Kevin Pritchard could have surely pried better and more assets from another team had he not rushed into the lopsided deal.
There must be something in the air in the Midwest that’s made general managers lose their minds.
Barely a week removed from witnessing the Chicago Bulls get fleeced for Jimmy Butler, the Indiana Pacers decided their Central division rivals shouldn’t have all the fun.
In a shocking move that took the entire NBA by surprise, Indiana pulled the trigger on a trade to ship out Paul George ahead of the start of free agency yesterday, ending their disintegrating relationship with the star swingman.
But it’s where the Pacers sent George and the meagre haul they received in return that’s baffling. After countless rumours linking the All-Star to the Los Angeles Lakers – his preferred destination in free agency next offseason – as well as Boston, Houston and Cleveland, the final destination was a mystery team: Oklahoma City.
Credit to Thunder general manager Sam Presti, who came out of nowhere to bag George for a package of Victor Oladipo, Domantas Sabonis and… wait for it… nothing else. That’s right, no draft picks were exchanged. Not even a measly second-rounder.
Pacers president of basketball operations Kevin Pritchard wasn’t in the most enviable spot. The cornerstone of the franchise had made it known he was bolting next summer for the West Coast, thereby forcing Indiana to trade him despite having little to no leverage.
In a vacuum, netting a fairly young scoring guard and a big man prospect who was a lottery pick just a year ago isn’t a horrendous return for a player that already has one foot out the door. Circumstances (and reports), however, suggest Indiana shunned better offers and, if true, Pritchard may have cut off his nose to spite his face.
Boston, who undoubtedly had the best assets to pull off a deal, reportedly offered Jae Crowder, Avery Bradley and three non-Brooklyn or non-Lakers/Sacramento picks. That’s not as appealing for the Pacers as a package centred on next year’s Nets or Lakers selection, but it’s still better than what Pritchard settled for.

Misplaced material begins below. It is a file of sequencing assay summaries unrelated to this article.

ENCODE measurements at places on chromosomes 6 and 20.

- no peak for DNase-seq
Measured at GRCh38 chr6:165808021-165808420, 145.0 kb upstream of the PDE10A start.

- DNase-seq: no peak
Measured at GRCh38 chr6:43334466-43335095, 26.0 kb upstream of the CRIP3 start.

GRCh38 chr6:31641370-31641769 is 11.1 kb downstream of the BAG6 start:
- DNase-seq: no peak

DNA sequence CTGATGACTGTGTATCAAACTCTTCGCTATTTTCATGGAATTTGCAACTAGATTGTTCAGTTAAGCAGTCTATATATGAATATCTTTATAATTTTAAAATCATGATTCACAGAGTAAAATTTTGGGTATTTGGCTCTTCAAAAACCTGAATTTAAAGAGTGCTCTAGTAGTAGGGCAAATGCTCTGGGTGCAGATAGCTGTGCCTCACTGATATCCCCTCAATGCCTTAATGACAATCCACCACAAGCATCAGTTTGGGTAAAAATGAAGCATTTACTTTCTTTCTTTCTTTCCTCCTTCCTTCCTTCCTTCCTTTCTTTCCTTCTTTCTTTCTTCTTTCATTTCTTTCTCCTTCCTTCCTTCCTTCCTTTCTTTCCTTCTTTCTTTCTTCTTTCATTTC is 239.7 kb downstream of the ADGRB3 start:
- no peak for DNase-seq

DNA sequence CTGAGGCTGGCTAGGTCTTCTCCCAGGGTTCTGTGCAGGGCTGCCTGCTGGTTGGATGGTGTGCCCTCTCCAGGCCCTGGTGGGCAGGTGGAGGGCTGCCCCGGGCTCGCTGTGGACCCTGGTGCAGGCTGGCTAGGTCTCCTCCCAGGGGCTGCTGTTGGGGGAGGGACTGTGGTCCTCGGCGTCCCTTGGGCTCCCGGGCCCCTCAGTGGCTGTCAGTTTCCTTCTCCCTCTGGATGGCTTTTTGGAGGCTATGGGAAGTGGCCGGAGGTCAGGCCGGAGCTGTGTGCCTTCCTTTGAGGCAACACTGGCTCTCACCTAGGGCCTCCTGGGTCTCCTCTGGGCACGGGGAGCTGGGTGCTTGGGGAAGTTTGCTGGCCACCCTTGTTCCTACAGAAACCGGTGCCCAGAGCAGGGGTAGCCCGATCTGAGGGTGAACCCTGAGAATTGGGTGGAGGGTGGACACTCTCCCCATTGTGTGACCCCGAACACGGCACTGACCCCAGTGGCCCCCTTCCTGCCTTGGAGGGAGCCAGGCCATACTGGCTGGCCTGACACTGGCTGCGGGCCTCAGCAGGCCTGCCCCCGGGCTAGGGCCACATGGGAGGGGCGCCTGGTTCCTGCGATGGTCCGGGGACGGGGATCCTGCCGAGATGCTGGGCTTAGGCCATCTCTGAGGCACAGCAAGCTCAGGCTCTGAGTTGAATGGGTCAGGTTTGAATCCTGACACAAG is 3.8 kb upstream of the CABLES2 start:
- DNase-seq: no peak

That’s not even the point, though. Let’s just say this was the final offer put forth by Celtics general manager Danny Ainge. It’s well known that Boston want to first secure Gordon Hayward’s signature before trading for George – for both salary cap and philosophical reasons.
If you’re Pritchard, why wouldn’t you wait to see where Hayward signs and then, if it is with the Celtics, put the pressure on for a better haul, knowing George would complete their ‘superteam’ blueprint? In the meantime, Oklahoma City’s offer wasn’t going anywhere.
Instead, Pritchard either was too inept to weigh up his options or made a decision that wasn’t strictly based on getting the most possible for George.
Maybe he was put off by having to abide by Ainge’s timeline or his resistance to put his best assets on the table, or just wanted to exile George to Oklahoma, which is the antithesis of Los Angeles.
The bigger factor, however, may have been sending George out of the Eastern Conference so as not to strengthen a direct competitor.
All of these reasons are terrible and considering the Pacers may as well go into a full rebuild now, doing anything other than accepting the best possible offer is nothing short of a disaster.
It’s a weird way for this saga to end. Indiana didn’t have the foresight to trade George at February’s deadline, before managing to create somewhat of a bidding war among George suitors this summer.
After all that, they came full circle and made their life more difficult than it had to be.